You can already see other parts of your game that can be diagrammed like this and then adjusted to reduce complexity. If everyone needs their own copy of the rules, that’s pretty terrible for example. If everyone shares a book that’s still cumbersome.

comm 9

But put essential rules on the character sheet and things simplify. You already knew THAT would happen but are there other things you’ve missed?

comm 10


Diagrammatical languages are revelatory and they do some work.

Blame my patrons.

diagramming play as conversation

Recently a friend (whom I respect and who is not Wrong — that’s not what this is: it’s a divergence not a rebuttal) posted a revelation inspired by a symbology for interactions in an RPG. They posted this:


…and noted that since each node is apparently equal (and certainly equal as humans ought to be) then the nodes were in fact interchangeable, allowing this:

reflexive conversation

EDIT: turns out I misinterpreted my friend’s diagram and conclusions. Not all that uncommon for me! Anyway, the following is still fun and relevant, it’s just that the above is hypothetical and not necessarily something anyone anywhere has actually concluded.

I think that while this is true, it’s trivially true because of the simplicity of the symbology. That is, it implies a truth that is in fact only revelatory because the symbology ignores so much that is interesting in the ref-player relationship of a traditional game. It’s revelatory but it doesn’t do any work for you. Let’s revise this diagram a little in order to understand the true design cost of implementing the egalitarian structure implied above.

My first cut would be to recognize that while this is a conversation, it’s a conversation with privileged roles. Rather than a simple two-way discussion, what’s really going on is this:

asymmetric conversation

That is, the player offers narration until an action triggers the ref’s response, and their response is to inform the player of an update to the shared world’s state. This might be as simple as:

PLAYER: “What colour are the walls?”

REF: “Orange.”

Until this exchange, every player and the ref have a different colour or no colour in mind. It’s not until the ref updates the formal state by declaring it that the walls resolve to a particular colour. So this implies that the ref is storing some state:

stateful conversation

We obviously need to do a bunch more work to make it as symmetrical as we want! Migrating the ref role is going to need some design work, even if it’s just a declaration that we are not going to care about this stored state beyond agreeing that everyone’s internal idea of what has gone on before is considered equal. When inconsistencies arise, perhaps the current declarator of the state is always considered correct. Or perhaps there’s a physical annotation of state that’s literally handed over. Whatever we agree, it’s necessarily part of the design and this richer symbology reveals that that work is necessary.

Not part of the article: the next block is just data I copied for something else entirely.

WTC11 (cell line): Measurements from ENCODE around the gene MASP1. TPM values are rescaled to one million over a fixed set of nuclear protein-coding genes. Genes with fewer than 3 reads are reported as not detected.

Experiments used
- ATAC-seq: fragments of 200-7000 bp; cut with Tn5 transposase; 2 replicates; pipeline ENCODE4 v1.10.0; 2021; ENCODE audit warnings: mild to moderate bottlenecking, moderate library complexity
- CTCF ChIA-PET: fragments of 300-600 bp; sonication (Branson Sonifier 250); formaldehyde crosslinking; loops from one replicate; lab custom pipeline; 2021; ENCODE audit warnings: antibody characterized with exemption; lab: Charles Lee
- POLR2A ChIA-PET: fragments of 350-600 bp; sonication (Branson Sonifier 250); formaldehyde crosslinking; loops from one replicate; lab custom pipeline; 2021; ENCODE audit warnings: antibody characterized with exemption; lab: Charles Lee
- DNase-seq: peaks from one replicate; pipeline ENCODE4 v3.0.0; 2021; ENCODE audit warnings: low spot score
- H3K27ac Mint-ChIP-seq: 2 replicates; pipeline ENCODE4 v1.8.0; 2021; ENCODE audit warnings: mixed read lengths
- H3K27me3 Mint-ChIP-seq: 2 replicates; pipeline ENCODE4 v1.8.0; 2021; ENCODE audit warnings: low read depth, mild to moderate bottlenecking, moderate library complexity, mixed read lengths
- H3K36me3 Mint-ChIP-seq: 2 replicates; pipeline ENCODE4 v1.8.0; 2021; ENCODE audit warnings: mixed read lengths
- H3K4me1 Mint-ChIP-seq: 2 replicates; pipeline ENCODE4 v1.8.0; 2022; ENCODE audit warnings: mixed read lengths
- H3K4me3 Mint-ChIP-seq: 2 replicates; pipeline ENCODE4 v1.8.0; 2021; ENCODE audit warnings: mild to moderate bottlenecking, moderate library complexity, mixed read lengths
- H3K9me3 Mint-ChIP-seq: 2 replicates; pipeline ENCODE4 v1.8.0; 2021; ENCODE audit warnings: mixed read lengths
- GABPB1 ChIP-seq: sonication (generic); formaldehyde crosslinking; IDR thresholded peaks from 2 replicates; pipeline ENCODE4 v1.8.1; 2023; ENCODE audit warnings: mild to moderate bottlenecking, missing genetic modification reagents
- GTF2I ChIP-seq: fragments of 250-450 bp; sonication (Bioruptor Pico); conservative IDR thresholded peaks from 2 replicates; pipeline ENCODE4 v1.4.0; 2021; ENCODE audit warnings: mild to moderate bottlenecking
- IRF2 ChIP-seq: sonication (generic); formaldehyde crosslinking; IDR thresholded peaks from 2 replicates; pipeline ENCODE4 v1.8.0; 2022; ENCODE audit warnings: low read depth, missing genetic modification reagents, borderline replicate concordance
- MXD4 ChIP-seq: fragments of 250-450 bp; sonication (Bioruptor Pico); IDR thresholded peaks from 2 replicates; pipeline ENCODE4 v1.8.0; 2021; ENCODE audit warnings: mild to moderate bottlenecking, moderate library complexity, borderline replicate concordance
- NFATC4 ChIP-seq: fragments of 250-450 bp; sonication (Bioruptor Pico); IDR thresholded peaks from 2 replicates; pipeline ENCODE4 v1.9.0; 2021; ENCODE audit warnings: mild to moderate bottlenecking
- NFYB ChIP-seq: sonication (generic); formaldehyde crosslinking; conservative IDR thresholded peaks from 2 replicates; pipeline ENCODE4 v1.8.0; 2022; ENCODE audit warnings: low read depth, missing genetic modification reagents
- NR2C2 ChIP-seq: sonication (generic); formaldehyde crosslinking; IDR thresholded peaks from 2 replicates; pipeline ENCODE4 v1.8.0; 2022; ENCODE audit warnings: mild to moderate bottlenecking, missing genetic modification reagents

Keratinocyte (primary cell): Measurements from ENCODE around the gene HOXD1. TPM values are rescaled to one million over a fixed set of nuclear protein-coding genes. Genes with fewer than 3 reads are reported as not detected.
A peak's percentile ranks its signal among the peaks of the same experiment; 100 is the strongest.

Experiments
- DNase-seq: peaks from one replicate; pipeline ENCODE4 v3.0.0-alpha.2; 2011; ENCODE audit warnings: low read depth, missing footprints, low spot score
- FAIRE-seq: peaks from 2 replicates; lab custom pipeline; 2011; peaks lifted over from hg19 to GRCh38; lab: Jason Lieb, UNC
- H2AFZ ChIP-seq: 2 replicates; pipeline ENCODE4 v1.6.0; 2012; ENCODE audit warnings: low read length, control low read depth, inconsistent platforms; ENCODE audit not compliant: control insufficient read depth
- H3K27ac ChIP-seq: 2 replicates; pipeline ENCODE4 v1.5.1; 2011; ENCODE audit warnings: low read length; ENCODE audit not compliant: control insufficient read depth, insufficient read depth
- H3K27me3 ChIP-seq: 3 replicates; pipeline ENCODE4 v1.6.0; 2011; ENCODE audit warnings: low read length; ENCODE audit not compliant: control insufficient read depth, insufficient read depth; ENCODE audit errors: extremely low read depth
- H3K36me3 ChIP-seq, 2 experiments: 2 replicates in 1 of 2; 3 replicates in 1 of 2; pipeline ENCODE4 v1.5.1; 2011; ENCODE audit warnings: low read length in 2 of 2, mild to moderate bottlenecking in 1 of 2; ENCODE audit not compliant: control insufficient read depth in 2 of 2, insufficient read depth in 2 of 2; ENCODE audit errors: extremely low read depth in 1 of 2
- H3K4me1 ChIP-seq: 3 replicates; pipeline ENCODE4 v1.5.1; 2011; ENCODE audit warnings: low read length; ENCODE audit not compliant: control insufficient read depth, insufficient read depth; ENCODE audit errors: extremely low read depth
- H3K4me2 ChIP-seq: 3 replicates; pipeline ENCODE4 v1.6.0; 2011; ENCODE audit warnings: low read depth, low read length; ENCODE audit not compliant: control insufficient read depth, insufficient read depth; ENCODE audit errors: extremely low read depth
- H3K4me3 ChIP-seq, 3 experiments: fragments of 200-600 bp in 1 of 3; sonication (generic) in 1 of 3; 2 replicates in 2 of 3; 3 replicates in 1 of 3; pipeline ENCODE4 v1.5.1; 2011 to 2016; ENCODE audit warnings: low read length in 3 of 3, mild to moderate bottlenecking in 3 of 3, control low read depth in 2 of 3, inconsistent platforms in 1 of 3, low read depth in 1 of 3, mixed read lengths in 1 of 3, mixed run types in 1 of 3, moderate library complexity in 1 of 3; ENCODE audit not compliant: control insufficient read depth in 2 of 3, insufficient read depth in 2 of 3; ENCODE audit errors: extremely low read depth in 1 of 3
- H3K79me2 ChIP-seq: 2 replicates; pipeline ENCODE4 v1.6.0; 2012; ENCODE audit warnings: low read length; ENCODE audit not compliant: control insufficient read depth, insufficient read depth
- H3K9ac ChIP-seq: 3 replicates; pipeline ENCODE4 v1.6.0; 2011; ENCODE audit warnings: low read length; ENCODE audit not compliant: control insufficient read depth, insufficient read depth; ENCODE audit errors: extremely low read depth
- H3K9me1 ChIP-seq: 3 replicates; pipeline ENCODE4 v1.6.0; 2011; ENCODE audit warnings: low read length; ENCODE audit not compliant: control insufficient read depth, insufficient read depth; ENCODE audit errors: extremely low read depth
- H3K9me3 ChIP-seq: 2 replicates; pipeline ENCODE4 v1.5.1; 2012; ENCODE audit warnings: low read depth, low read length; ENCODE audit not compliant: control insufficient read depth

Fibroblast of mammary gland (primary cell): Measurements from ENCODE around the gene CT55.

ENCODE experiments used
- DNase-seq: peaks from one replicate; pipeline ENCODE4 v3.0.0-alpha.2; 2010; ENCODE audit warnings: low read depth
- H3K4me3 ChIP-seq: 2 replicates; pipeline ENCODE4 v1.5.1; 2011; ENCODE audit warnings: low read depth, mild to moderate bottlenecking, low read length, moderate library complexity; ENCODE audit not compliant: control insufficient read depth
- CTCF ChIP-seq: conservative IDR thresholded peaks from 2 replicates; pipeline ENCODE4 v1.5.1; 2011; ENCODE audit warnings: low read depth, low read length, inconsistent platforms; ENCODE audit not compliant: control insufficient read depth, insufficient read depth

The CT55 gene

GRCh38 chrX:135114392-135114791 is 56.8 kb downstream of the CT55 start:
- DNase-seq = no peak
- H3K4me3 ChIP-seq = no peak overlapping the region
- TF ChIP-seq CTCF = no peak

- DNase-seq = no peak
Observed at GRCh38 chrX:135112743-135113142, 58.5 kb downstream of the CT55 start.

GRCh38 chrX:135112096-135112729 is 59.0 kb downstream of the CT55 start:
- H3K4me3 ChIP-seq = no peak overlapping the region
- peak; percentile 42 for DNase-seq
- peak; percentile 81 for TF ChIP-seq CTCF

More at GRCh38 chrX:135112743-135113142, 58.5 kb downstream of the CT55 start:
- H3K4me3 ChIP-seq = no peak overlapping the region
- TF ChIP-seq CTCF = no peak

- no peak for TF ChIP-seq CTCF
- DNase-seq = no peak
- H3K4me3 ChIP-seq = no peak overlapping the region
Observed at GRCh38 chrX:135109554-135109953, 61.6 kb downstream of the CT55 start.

For example, if we wanted to imply that everyone’s internal idea of the world state is equal until revealed, we might diagram like so:

everyone has state

This choice of diagramming scheme, this symbology, encodes the fact that each player has a different state stored. That’s something you need to deal with (however easily — I’m not saying it’s hard or easy, just that it’s a design decision) and the symbology has made it absolutely clear: those are not the same state storage boxes.

And then, it’s not that simple. Nothing ever is. Let’s say everyone has an idea of what colour the walls are and it has not been declared. Now it may be the case that a current ref not only has an image of the walls as orange, but also has a reason for this. One that implies some future conflict or interesting reveal. If the ref role is handed over before that can be brought into play, and the wall colour is revealed to be green, then that future state (plans) would be obviated. So what we really have in trad ref structure is this:

stateful conversation with future state

Again, this is not an argument against ref migration but only that too simple a symbology will fail to reveal the work you need to do. The minimum work here would be to say that everyone’s plans are irrelevant until reveal: there are many possible future universes but only the current ref role (even if this is as simple as whoever declares a fact) gets to pick which one resolves as real and current. It also, happily, reveals alternate design possibilities: is it possible to somehow communicate future state ideas between people and therefore preserve some of the planning that naturally takes place as people converse about this fiction? Let’s say you note an exciting future state idea and put it on an index card in the center of the table and when someone takes a declarative (ref) role, they draw a card and decide whether or not to incorporate it. This implies further mechanism that might be fun — do you destroy the card or return it to the pile? Is there a reward for using it and how gets the reward? Is there a penalty for refusing it? Or even for using it? Again, a choice of meaningful symbology reveals the design space. Gives you clues.

While a simple symbology can be creatively stimulating, revealing (or more realistically suggesting, since it works because the symbology is incomplete and therefore possibly incorrect in practice) unexpected space on the map of all game design, it doesn’t really capture the work that needs to happen to open up and explore that space. You can do it by trial and error — just try sharing the ref hat around and see what happens — and that’s actually pretty good methodology for an RPG since testing is play and play is fun. But you can also extend the symbology and find out beforehand what the design work is going to be. Existing process diagramming tools are good for this (what I’m using here is a bastardized form of Data Flow Diagram or DFD ( but any logical system for diagramming can be put to use to map for game design. I think the DFD is at once simple enough for anyone and also rich enough to be revelatory.

My patrons make these happen.